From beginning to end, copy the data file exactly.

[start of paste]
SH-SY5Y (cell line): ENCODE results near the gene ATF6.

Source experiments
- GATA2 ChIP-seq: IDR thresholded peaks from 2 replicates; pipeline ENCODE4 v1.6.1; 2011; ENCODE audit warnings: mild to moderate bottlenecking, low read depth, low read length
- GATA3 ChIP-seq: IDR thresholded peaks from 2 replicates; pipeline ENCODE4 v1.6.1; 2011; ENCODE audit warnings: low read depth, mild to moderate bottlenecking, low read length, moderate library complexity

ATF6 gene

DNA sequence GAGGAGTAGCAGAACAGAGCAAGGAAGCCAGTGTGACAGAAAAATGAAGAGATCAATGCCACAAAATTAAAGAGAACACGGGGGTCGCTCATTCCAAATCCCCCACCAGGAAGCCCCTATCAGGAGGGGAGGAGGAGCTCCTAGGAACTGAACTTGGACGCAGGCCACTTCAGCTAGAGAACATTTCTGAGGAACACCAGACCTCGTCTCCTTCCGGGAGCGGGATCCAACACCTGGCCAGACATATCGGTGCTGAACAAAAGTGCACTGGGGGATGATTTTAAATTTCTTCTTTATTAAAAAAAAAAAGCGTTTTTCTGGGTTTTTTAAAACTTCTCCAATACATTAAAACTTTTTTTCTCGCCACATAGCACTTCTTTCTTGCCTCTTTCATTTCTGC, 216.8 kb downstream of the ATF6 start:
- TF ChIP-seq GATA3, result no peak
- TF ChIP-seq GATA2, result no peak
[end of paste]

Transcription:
SH-SY5Y (cell line): ENCODE results near the gene ATF6.

Source experiments
- GATA2 ChIP-seq: IDR thresholded peaks from 2 replicates; pipeline ENCODE4 v1.6.1; 2011; ENCODE audit warnings: mild to moderate bottlenecking, low read depth, low read length
- GATA3 ChIP-seq: IDR thresholded peaks from 2 replicates; pipeline ENCODE4 v1.6.1; 2011; ENCODE audit warnings: low read depth, mild to moderate bottlenecking, low read length, moderate library complexity

ATF6 gene

DNA sequence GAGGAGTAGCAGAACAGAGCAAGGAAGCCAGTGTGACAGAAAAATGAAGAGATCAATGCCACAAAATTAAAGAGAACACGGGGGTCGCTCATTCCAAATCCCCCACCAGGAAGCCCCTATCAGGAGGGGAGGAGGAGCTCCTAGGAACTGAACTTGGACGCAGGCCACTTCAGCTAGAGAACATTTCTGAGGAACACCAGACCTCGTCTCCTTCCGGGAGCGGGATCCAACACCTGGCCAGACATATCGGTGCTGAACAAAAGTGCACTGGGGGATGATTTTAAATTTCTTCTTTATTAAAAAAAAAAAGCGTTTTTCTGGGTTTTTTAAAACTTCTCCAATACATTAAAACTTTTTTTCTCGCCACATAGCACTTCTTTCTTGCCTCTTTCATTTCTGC, 216.8 kb downstream of the ATF6 start:
- TF ChIP-seq GATA3, result no peak
- TF ChIP-seq GATA2, result no peak